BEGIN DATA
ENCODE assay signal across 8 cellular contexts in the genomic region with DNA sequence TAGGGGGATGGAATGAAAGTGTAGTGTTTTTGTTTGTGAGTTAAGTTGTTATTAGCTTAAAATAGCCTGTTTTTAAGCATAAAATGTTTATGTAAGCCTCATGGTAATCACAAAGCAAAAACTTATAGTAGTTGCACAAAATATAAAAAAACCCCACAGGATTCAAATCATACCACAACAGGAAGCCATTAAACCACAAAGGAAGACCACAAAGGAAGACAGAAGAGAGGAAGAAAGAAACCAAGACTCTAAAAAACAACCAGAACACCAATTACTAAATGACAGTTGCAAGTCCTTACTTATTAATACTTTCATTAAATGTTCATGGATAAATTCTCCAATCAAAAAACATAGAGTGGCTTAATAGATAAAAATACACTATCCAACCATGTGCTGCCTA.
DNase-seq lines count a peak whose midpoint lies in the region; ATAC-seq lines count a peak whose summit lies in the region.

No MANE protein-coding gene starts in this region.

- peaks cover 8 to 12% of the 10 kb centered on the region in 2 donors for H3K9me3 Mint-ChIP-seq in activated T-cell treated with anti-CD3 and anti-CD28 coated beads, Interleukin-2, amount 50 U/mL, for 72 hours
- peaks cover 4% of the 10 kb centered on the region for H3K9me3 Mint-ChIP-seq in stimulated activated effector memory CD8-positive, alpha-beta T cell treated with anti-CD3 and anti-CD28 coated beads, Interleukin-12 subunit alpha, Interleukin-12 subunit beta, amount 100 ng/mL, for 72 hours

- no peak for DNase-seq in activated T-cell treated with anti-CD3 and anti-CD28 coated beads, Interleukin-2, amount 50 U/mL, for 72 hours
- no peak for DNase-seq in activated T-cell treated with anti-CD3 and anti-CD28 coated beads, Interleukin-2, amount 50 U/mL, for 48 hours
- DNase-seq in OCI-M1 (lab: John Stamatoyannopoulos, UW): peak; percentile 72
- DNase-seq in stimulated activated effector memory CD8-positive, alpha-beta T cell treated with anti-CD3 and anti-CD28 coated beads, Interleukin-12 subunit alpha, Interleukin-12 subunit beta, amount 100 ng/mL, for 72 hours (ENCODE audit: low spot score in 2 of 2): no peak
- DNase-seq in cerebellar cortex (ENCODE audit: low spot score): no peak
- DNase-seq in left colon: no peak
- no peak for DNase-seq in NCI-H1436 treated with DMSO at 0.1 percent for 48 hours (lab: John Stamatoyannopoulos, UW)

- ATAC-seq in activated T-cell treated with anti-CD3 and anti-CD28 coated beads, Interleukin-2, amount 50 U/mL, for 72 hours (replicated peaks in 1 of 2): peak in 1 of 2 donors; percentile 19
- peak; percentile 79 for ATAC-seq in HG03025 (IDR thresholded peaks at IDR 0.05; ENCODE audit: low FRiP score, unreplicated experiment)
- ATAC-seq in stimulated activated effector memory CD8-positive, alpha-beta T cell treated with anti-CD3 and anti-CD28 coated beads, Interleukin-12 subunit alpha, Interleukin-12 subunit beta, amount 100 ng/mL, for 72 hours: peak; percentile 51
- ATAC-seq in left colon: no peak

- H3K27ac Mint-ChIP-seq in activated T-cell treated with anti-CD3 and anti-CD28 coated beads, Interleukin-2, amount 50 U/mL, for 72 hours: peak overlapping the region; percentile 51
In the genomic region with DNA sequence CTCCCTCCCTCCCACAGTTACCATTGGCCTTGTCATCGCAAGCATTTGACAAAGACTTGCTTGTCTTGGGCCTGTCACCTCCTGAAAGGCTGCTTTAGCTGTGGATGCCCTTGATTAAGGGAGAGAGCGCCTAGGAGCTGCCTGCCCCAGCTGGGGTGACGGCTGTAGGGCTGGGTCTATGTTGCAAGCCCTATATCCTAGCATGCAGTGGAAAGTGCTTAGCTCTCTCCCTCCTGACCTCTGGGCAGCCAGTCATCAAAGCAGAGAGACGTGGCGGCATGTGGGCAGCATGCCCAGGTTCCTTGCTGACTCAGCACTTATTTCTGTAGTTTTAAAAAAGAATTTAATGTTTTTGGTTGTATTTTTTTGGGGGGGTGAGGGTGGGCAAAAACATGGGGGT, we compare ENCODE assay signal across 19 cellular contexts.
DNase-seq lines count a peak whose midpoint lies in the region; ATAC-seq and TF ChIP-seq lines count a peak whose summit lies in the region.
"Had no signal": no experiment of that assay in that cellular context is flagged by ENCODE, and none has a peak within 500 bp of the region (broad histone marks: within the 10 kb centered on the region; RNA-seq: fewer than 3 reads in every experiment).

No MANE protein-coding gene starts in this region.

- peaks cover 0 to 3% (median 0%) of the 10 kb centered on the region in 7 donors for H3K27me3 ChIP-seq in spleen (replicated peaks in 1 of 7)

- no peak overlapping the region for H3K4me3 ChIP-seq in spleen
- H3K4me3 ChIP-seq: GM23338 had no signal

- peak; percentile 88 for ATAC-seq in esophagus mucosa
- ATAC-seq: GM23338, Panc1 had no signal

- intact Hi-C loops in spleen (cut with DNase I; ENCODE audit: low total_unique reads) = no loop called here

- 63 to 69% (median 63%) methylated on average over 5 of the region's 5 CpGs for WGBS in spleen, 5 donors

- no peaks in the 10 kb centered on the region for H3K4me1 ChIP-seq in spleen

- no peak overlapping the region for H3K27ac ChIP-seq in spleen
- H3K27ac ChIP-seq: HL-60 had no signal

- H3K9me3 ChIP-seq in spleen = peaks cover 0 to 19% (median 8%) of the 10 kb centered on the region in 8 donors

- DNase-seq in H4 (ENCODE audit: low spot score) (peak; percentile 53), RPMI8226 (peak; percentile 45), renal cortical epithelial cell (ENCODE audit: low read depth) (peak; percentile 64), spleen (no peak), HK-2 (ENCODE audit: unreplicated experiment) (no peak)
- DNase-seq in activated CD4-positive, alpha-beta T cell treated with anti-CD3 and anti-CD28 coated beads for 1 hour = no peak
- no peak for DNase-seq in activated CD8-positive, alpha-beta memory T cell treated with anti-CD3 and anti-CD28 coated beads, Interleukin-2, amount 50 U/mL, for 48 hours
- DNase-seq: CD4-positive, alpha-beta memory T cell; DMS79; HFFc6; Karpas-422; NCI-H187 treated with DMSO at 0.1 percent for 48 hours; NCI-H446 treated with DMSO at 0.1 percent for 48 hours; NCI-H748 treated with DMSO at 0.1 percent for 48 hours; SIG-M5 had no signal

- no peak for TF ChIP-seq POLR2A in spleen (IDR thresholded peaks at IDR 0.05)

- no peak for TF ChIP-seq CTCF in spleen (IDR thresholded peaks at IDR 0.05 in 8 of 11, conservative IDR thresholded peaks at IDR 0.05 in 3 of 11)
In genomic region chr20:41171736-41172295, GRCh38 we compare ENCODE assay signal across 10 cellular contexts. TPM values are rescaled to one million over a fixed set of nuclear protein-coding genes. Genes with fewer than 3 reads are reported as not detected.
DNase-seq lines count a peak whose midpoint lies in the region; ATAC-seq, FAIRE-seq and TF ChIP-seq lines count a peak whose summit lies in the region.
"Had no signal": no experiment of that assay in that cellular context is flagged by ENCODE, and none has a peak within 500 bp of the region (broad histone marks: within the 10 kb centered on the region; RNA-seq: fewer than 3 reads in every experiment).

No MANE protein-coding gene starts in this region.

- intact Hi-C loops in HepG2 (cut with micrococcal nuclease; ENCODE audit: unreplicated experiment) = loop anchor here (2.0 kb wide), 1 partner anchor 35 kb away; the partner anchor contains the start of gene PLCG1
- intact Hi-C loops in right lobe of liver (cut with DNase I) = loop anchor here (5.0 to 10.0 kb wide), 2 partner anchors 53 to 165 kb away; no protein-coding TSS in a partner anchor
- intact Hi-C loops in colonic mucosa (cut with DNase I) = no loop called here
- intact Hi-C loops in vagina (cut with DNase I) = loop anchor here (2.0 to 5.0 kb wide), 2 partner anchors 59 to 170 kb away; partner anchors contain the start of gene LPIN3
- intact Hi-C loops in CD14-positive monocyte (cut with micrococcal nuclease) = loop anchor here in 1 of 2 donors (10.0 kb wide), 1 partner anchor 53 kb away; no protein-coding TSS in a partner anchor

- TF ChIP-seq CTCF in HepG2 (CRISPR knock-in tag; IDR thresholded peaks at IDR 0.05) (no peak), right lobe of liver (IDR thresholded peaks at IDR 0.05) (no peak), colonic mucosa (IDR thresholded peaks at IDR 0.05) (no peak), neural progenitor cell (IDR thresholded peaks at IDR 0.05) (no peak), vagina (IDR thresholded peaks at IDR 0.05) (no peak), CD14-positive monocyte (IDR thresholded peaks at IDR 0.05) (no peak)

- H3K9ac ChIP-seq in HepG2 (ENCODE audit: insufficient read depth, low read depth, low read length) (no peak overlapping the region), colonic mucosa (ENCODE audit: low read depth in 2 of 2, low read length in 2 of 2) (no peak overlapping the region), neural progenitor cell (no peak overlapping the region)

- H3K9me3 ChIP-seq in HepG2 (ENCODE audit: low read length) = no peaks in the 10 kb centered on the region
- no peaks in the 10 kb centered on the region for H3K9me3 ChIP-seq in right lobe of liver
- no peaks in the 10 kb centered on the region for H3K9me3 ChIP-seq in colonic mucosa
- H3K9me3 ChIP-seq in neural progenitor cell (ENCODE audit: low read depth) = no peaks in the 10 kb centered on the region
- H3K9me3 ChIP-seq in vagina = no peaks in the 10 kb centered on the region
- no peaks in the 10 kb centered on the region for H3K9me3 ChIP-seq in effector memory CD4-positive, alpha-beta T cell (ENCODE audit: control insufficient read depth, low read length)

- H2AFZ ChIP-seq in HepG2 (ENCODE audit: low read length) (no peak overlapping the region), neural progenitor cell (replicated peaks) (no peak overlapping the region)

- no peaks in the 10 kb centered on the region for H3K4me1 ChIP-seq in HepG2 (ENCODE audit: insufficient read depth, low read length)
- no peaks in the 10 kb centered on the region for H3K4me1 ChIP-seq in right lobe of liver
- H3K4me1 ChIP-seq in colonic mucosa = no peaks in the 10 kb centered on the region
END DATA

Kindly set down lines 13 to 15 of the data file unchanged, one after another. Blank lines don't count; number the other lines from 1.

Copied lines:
- ATAC-seq in activated T-cell treated with anti-CD3 and anti-CD28 coated beads, Interleukin-2, amount 50 U/mL, for 72 hours (replicated peaks in 1 of 2): peak in 1 of 2 donors; percentile 19
- peak; percentile 79 for ATAC-seq in HG03025 (IDR thresholded peaks at IDR 0.05; ENCODE audit: low FRiP score, unreplicated experiment)
- ATAC-seq in stimulated activated effector memory CD8-positive, alpha-beta T cell treated with anti-CD3 and anti-CD28 coated beads, Interleukin-12 subunit alpha, Interleukin-12 subunit beta, amount 100 ng/mL, for 72 hours: peak; percentile 51